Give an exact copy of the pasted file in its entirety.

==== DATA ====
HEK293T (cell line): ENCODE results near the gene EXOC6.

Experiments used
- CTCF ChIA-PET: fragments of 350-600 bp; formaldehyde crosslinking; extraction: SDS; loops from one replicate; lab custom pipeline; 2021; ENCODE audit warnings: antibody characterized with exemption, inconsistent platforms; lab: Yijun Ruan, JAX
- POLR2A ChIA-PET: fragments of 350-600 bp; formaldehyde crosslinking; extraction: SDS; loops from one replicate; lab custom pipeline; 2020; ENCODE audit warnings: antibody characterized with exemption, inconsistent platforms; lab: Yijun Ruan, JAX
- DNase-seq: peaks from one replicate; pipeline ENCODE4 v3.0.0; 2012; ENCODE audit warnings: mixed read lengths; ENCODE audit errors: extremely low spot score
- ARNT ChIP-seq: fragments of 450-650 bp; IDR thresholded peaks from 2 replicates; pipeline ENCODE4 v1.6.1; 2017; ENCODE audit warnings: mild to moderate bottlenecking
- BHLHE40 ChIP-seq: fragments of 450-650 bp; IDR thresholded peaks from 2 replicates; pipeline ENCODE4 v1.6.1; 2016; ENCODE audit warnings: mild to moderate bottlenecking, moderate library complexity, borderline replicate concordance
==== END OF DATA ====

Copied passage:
HEK293T (cell line): ENCODE results near the gene EXOC6.

Experiments used
- CTCF ChIA-PET: fragments of 350-600 bp; formaldehyde crosslinking; extraction: SDS; loops from one replicate; lab custom pipeline; 2021; ENCODE audit warnings: antibody characterized with exemption, inconsistent platforms; lab: Yijun Ruan, JAX
- POLR2A ChIA-PET: fragments of 350-600 bp; formaldehyde crosslinking; extraction: SDS; loops from one replicate; lab custom pipeline; 2020; ENCODE audit warnings: antibody characterized with exemption, inconsistent platforms; lab: Yijun Ruan, JAX
- DNase-seq: peaks from one replicate; pipeline ENCODE4 v3.0.0; 2012; ENCODE audit warnings: mixed read lengths; ENCODE audit errors: extremely low spot score
- ARNT ChIP-seq: fragments of 450-650 bp; IDR thresholded peaks from 2 replicates; pipeline ENCODE4 v1.6.1; 2017; ENCODE audit warnings: mild to moderate bottlenecking
- BHLHE40 ChIP-seq: fragments of 450-650 bp; IDR thresholded peaks from 2 replicates; pipeline ENCODE4 v1.6.1; 2016; ENCODE audit warnings: mild to moderate bottlenecking, moderate library complexity, borderline replicate concordance